Melanoma: The Most Dangerous Skin Cancer

Cancer |

Recent presidential hopeful Sen. John McCain confirmed on August 16 that he has again been diagnosed with melanoma. Melanoma is a form of skin cancer. Of the three commonly known types of skin cancer (basal cell and squamous cell are the others), melanoma is the most dangerous.

Who Is at Risk?
Melanoma is ranked the sixth most common cancer in men and the seventh most common in women. While adults are more likely than children to be diagnosed with melanoma, it can strike at any age.

Certain characteristics increase one’s risk of developing melanoma. These risk factors include:

  • Family and/or personal history of the disease.
  • Having a fair complexion.
  • Chronic exposure to ultraviolet (UV) radiation found in sunlight.
  • Excessive exposure to the sun’s UV rays before the age of 18.
  • Having unusual looking moles.

While the risk of developing melanoma may be due to a combination of these factors, overexposure to the sun’s UV rays is believed to be the most significant contributor.

Melanoma Diagnosis and Treatment
Malignant melanoma, unlike other types of skin cancer, can spread quickly to other parts of the body. If the cancer is detected at an early stage, it can usually be treated and cured. The National Cancer Institute (NCI) notes some of the warning signs of melanoma:

  • change in shape, color or size of a mole
  • bleeding or oozing from a mole
  • appearance of a new mole
  • itchiness, tenderness or swelling of a mole

Physicians should look for these changes, but patients are more likely to detect the changes earlier and should know when to seek a medical opinion.

If a doctor believes a mole or discolored area of the skin does not look normal, he or she should make a local excision (cut the mole or area out) and then look at the specimen under a microscope to see if there are any cancerous cells. This procedure is known as a biopsy. If it is determined that the cells are cancerous, the next step is to measure both the thickness of the tumor and how deep it has penetrated the skin.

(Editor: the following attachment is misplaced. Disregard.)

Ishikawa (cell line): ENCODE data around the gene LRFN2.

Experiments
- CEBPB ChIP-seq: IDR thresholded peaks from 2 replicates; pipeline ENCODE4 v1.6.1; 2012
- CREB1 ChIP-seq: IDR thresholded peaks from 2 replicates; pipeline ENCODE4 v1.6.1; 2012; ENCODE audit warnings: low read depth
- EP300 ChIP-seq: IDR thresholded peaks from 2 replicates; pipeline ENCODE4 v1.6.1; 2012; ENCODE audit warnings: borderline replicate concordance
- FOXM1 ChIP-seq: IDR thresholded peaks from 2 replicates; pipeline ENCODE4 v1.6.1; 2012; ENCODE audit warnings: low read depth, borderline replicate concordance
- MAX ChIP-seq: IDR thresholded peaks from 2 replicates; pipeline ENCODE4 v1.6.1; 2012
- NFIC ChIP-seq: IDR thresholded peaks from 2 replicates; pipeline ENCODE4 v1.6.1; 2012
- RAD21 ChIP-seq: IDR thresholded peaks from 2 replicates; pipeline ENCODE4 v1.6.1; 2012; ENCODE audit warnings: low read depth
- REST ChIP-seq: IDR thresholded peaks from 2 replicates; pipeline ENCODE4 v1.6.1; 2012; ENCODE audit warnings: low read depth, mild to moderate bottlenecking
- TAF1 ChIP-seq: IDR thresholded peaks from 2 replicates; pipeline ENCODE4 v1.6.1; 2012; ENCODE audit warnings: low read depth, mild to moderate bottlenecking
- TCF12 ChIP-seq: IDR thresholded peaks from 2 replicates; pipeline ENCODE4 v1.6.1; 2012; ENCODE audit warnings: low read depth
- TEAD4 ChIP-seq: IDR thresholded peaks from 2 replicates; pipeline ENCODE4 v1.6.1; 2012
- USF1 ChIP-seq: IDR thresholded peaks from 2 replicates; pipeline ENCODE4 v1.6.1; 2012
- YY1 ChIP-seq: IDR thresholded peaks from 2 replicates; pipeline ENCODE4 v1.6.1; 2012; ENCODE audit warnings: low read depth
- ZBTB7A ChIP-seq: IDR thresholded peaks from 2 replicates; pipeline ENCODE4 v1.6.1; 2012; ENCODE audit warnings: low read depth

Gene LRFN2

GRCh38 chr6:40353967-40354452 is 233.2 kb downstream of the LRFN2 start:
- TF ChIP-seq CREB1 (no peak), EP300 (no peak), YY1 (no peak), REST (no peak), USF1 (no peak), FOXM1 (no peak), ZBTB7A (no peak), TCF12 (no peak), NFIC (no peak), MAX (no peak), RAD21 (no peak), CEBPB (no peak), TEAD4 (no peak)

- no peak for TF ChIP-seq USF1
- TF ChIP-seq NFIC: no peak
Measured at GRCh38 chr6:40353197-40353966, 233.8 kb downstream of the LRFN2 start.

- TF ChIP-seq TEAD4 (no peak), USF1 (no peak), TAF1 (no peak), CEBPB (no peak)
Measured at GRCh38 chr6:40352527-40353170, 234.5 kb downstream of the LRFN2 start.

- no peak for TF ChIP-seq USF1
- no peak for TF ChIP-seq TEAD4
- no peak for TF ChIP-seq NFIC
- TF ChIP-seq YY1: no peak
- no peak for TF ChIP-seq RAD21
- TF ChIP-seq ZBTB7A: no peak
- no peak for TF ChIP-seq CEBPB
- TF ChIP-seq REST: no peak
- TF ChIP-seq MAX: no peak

Treatment for melanoma depends on the stage at which the cancer is found. According to the NCI, the stages include:

Stage 0 — The abnormal cells are only found on the outer layer of the skin.

Stage 1 — Cancerous cells are found on the outer and the upper-inner layers of the skin. The thickness of the tumor is less than 1/16-inch thick.

Stage 2 — Cancerous cells have penetrated the lower-inner layer of the skin and the tumor thickness is between 1/16 and 1/6 of an inch.

Stage 3 — The tumor may have spread to deeper layers in the skin and additional cancer cells may be detected in the surrounding area.

Stage 4 — The tumor has spread to other parts of the body.

Recurrent — The cancer has come back after having already been treated at one time; it may or may not occur in the same site as before.

Currently, there are four types of treatment for melanoma: surgery, chemotherapy, radiation therapy and biological therapy (boosting the body’s immune system to fight the cancer). Treatment recommendations are based on the stage of the tumor. Surgery, however, is the first treatment used for all of the stages of melanoma. If further management is needed, then the other therapies might be employed alone or in combination.

Melanoma Prevention
Exposure to the sun’s UV rays significantly increases the risk of developing melanoma. Therefore, staying out of the sun, and wearing protective clothing and an appropriate sunscreen are highly recommended steps to take to prevent the development of melanoma later on in life. A “healthy tan” is not healthy at all.

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